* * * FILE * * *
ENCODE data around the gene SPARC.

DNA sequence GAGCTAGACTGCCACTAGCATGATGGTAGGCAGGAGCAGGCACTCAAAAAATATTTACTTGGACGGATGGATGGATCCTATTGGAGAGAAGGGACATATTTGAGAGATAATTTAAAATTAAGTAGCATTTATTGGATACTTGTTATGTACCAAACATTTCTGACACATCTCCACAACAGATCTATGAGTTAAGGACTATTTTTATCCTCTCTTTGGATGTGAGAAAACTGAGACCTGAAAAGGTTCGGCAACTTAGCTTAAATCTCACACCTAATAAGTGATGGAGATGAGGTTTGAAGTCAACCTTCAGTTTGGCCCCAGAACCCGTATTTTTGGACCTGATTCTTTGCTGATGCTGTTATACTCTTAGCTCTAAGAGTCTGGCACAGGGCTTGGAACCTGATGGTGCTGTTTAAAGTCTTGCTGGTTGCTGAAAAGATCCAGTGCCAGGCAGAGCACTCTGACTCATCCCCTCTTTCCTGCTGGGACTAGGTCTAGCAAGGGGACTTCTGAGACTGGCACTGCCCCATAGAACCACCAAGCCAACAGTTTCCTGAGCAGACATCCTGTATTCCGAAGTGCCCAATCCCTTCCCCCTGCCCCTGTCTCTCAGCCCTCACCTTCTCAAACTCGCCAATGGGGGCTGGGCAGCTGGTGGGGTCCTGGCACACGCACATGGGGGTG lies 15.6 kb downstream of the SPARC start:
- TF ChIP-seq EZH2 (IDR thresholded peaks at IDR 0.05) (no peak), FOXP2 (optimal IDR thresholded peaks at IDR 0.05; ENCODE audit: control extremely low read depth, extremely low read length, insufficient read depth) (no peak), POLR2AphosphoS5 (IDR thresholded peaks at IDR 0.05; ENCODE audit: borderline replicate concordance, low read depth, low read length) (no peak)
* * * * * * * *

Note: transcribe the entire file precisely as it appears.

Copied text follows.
ENCODE data around the gene SPARC.

DNA sequence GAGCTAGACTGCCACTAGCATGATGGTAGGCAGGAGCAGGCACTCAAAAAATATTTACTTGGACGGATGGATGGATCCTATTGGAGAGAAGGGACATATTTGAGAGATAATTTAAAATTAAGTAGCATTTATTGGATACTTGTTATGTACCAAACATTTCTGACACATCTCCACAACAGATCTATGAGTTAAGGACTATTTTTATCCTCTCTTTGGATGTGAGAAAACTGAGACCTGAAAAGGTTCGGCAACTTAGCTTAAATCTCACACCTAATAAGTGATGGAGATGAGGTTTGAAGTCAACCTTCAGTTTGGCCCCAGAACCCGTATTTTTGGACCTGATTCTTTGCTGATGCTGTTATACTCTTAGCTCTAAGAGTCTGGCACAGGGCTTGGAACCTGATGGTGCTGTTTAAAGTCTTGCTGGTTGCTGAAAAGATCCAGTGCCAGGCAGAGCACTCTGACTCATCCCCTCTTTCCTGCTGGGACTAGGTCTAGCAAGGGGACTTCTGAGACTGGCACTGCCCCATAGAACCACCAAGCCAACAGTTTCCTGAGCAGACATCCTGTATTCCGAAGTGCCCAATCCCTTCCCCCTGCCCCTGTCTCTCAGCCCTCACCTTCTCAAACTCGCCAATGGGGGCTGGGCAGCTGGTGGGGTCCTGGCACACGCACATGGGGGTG lies 15.6 kb downstream of the SPARC start:
- TF ChIP-seq EZH2 (IDR thresholded peaks at IDR 0.05) (no peak), FOXP2 (optimal IDR thresholded peaks at IDR 0.05; ENCODE audit: control extremely low read depth, extremely low read length, insufficient read depth) (no peak), POLR2AphosphoS5 (IDR thresholded peaks at IDR 0.05; ENCODE audit: borderline replicate concordance, low read depth, low read length) (no peak)